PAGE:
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Progressive discipline could be an early warning of retaliation

On Behalf of | Oct 19, 2022 | Employment Law |

People often think that they will know immediately if their employer takes issue with their behavior, especially if the company decides to wrongfully terminate them. People imagine that retaliation in the workplace is obvious and instant, such as getting fired in the same meeting where you report an issue with racial discrimination. Although wrongful termination can occur as a direct result of reporting misconduct or otherwise asserting you rights, such situations are not particularly common.

Most managers, business owners and human resources professionals understand they could put the company in a risky position by taking immediate punitive action against you. Firing you for standing up for yourself would likely lead to a straightforward claim of retaliation or wrongful termination.

Companies want to protect themselves from expensive legal claims, which means that wrongful terminations often take some time to occur and may start with progressive discipline.

Progressive discipline creates a viable cover story

Many businesses have a progressive discipline policy that allows them to impose increasingly strict penalties when workers violate company rules or fail to meet performance standards. Multiple infractions can lead to a justified firing.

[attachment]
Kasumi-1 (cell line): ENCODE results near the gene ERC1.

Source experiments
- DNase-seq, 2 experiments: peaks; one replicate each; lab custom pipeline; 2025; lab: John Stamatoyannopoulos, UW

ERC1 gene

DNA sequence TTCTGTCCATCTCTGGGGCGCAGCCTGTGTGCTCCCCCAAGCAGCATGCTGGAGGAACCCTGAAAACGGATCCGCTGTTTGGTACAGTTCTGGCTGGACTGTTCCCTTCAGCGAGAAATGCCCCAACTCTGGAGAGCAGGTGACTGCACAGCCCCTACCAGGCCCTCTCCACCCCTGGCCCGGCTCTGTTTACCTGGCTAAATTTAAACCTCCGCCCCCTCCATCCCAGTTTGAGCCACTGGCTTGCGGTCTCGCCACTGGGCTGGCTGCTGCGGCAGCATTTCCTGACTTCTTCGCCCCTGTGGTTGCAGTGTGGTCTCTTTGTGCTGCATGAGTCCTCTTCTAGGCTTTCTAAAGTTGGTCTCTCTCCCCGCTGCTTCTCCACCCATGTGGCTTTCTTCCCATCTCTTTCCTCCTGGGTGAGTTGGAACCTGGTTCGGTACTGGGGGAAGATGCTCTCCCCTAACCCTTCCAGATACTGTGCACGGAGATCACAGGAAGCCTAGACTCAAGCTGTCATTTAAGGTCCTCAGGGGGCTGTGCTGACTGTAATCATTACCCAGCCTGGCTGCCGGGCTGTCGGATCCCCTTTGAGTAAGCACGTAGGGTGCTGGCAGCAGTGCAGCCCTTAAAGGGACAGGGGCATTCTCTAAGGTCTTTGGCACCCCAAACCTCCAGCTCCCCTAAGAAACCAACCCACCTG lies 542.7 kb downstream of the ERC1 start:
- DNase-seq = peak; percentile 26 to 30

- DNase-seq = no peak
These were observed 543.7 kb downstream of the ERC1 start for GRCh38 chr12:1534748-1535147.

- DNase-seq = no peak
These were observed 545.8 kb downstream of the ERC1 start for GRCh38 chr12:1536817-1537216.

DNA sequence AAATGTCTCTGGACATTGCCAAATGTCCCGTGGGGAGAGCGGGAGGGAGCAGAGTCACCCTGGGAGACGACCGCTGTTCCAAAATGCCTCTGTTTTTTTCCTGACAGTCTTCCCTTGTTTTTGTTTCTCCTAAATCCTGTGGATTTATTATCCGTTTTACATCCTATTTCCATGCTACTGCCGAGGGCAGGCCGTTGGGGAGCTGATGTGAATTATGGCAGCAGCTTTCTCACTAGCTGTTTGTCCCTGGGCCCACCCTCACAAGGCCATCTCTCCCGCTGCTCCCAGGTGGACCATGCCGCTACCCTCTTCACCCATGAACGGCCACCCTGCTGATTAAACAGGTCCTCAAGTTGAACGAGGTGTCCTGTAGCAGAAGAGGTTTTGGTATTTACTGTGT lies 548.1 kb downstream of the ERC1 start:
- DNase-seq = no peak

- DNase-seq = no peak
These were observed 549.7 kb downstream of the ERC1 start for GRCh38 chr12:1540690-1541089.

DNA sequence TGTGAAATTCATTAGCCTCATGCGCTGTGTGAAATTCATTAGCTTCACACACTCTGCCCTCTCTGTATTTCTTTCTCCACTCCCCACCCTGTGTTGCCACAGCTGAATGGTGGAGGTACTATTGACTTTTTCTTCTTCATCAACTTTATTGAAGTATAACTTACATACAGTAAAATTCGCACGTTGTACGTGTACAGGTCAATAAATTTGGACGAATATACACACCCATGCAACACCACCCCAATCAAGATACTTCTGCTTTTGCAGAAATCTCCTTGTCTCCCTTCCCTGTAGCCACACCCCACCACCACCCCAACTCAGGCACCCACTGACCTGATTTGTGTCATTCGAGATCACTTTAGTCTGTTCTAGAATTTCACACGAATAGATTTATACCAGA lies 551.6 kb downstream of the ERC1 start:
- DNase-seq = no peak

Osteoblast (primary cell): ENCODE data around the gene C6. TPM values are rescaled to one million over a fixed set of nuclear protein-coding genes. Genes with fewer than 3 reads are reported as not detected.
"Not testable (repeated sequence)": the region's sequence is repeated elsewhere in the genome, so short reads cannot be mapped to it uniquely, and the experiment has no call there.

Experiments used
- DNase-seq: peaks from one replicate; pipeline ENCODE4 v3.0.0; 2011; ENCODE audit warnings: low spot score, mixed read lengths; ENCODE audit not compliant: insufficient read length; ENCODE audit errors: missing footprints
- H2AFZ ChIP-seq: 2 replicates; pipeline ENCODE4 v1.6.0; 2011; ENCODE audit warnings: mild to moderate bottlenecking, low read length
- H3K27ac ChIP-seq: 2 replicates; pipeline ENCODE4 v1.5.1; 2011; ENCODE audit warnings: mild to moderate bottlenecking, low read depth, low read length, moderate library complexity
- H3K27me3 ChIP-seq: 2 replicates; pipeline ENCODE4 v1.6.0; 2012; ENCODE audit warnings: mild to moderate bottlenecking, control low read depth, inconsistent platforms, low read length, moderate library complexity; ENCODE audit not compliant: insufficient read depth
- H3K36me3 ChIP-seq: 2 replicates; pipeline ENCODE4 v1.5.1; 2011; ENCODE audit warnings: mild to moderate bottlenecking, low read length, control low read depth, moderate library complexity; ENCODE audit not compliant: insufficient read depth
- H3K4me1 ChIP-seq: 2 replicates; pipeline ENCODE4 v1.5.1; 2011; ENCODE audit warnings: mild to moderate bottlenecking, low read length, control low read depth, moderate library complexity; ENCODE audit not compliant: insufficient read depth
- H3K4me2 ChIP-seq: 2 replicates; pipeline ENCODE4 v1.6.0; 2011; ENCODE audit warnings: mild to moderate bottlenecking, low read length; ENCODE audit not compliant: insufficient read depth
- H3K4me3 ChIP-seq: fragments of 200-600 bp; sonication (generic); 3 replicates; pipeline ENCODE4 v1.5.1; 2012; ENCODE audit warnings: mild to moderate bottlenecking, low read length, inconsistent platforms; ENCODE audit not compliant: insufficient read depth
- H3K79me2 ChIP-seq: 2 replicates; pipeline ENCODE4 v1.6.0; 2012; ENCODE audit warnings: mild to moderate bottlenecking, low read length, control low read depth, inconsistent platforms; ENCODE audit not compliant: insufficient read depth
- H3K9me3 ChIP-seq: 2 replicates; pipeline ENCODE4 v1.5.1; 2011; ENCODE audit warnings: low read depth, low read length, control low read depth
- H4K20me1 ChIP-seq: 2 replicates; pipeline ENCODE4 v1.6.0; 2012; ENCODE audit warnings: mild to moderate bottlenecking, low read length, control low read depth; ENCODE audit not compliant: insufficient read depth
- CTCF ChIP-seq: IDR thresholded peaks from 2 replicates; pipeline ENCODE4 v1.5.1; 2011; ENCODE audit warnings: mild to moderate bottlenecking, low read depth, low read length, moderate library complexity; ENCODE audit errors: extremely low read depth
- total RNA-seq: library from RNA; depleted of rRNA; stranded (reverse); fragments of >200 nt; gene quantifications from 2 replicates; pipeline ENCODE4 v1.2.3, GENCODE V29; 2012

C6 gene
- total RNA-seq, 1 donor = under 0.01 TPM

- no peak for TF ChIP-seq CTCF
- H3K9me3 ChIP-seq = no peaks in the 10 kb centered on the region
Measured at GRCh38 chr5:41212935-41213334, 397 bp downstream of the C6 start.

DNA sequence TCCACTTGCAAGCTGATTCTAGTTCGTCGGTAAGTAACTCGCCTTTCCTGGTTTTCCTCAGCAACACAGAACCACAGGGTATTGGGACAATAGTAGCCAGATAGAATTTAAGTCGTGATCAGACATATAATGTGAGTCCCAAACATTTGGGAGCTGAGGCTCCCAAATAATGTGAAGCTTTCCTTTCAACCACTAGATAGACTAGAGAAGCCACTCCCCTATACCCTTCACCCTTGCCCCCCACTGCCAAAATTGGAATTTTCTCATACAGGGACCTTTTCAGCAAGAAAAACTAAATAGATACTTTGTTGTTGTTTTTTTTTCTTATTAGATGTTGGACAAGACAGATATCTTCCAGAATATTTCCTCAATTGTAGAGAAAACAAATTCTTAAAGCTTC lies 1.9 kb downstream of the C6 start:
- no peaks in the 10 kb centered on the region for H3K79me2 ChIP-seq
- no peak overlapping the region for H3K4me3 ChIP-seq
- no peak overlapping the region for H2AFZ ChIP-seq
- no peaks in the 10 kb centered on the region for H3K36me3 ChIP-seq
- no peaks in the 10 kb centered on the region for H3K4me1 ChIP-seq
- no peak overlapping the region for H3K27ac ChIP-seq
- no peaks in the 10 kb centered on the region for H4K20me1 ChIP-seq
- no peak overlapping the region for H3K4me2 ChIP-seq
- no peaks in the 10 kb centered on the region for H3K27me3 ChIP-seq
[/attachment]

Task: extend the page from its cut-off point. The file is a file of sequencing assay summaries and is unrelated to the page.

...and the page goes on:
Your employer might start enforcing minor rules and writing you up for tiny infractions, or you might start receiving poor performance reviews. Writing you up multiple times or submitting a report that claims your performance has worsened could give your company justification to terminate you or to demote you.

Anyone facing questionable performance reviews or a disciplinary write-up after attempting to assert employment rights, such as asking for disability accommodations, might be facing retaliation.

How do you protect yourself?

The solution to employer retaliation issues is not to avoid making use of your employment rights but rather to collect evidence to support your claims of company misconduct. The more records you have affirming that you made use of your employment rights, the easier it may be for you to draw a correlation between the timing of disciplinary efforts and your assertion of your rights.

Keeping personal records of when you make reports and complaints to your company and of every disciplinary effort, including verbal or informal warnings, could help you show a pattern of behavior. Talking with a professional about your concerns could also help you fight back against a wrongful termination.